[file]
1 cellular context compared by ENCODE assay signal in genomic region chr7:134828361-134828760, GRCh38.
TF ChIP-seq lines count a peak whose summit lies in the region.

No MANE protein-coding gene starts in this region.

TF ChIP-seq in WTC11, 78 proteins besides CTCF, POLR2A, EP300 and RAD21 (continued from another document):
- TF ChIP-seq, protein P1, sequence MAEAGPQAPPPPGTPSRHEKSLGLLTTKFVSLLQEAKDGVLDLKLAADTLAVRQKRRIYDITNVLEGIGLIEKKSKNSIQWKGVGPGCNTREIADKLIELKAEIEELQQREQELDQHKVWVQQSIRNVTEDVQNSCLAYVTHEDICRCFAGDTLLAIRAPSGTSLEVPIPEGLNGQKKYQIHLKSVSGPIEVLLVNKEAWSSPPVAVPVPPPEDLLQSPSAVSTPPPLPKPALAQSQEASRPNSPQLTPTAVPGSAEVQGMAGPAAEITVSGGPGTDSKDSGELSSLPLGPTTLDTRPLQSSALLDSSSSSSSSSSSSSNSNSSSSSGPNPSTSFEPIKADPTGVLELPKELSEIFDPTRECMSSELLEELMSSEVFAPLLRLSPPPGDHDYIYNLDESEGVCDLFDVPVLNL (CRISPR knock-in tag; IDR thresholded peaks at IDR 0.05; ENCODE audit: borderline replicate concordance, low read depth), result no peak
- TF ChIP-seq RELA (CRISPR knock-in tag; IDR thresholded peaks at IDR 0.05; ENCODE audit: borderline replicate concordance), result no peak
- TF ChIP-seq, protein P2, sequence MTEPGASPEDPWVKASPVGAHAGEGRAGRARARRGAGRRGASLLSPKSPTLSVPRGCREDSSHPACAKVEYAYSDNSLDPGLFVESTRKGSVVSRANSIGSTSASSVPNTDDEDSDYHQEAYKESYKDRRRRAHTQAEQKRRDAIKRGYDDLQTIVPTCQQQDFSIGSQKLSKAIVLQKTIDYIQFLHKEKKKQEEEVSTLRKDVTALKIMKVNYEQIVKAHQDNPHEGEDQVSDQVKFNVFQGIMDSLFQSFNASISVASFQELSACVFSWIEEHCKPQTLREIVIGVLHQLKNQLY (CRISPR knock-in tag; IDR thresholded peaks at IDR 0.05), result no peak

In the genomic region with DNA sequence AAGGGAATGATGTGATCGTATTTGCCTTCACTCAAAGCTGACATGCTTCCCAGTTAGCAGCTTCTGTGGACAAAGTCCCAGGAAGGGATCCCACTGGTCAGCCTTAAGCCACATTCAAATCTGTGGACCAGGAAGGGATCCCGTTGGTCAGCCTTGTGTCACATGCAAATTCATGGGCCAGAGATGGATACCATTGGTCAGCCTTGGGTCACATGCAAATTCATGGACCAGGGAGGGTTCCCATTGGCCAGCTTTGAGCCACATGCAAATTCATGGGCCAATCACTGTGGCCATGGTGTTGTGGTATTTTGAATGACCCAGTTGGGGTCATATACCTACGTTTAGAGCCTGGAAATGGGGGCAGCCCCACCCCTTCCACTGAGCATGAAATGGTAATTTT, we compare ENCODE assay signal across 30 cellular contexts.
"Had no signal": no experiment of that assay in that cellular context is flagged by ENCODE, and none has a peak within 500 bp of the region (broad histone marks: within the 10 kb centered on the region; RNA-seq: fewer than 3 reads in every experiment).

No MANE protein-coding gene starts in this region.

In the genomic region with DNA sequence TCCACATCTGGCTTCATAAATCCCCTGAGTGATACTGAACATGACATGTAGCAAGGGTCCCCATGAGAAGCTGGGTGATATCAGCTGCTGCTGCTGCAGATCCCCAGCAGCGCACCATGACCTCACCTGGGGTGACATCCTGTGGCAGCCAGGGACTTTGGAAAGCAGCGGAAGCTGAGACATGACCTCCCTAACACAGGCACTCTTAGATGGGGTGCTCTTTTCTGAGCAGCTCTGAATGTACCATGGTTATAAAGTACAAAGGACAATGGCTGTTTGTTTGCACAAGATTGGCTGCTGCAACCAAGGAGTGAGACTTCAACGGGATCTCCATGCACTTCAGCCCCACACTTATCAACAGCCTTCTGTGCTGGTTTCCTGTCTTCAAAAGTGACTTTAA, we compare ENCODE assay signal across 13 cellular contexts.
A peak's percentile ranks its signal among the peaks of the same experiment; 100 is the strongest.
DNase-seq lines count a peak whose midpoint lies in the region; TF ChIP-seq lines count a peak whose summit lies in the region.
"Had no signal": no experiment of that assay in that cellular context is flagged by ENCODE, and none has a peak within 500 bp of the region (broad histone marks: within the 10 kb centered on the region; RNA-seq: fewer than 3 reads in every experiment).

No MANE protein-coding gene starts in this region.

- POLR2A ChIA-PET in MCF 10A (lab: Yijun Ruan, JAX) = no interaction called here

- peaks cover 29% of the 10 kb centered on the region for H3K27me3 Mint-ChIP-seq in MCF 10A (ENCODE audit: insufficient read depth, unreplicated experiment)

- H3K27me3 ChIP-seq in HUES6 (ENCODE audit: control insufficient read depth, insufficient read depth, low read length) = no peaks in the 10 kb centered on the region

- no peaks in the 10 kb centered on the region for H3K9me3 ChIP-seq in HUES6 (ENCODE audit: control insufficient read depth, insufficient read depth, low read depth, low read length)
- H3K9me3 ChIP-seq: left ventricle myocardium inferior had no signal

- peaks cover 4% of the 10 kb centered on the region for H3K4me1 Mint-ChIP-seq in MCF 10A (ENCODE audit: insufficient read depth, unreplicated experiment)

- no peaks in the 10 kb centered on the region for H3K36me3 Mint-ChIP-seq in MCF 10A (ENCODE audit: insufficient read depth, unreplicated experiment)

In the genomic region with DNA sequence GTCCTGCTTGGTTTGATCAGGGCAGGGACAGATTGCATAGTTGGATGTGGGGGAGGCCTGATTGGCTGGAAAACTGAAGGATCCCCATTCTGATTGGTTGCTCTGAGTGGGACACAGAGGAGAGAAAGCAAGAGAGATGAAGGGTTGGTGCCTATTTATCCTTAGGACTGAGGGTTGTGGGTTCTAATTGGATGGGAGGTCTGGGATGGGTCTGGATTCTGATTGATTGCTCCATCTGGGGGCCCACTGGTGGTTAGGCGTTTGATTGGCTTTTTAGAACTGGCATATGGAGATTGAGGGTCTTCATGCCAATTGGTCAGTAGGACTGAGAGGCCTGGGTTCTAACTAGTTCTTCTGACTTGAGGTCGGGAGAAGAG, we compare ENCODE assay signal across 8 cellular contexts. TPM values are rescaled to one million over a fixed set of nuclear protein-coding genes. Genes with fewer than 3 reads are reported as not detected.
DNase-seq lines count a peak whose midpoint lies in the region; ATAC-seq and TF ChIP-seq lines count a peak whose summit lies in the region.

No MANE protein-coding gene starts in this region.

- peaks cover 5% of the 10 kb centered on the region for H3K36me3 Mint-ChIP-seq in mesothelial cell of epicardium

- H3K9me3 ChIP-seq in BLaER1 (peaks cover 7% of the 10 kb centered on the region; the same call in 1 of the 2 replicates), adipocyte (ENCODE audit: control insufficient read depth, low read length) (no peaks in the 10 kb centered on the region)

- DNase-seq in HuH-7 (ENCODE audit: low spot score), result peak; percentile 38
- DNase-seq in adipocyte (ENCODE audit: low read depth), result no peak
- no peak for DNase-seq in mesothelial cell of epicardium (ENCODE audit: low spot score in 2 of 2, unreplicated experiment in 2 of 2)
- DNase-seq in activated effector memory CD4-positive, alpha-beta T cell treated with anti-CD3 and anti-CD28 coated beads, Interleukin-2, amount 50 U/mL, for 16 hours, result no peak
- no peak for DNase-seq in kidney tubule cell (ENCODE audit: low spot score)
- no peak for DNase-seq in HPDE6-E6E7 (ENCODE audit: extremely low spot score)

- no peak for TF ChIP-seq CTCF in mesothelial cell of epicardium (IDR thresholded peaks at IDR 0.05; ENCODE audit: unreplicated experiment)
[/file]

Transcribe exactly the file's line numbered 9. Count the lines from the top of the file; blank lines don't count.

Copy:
"Had no signal": no experiment of that assay in that cellular context is flagged by ENCODE, and none has a peak within 500 bp of the region (broad histone marks: within the 10 kb centered on the region; RNA-seq: fewer than 3 reads in every experiment).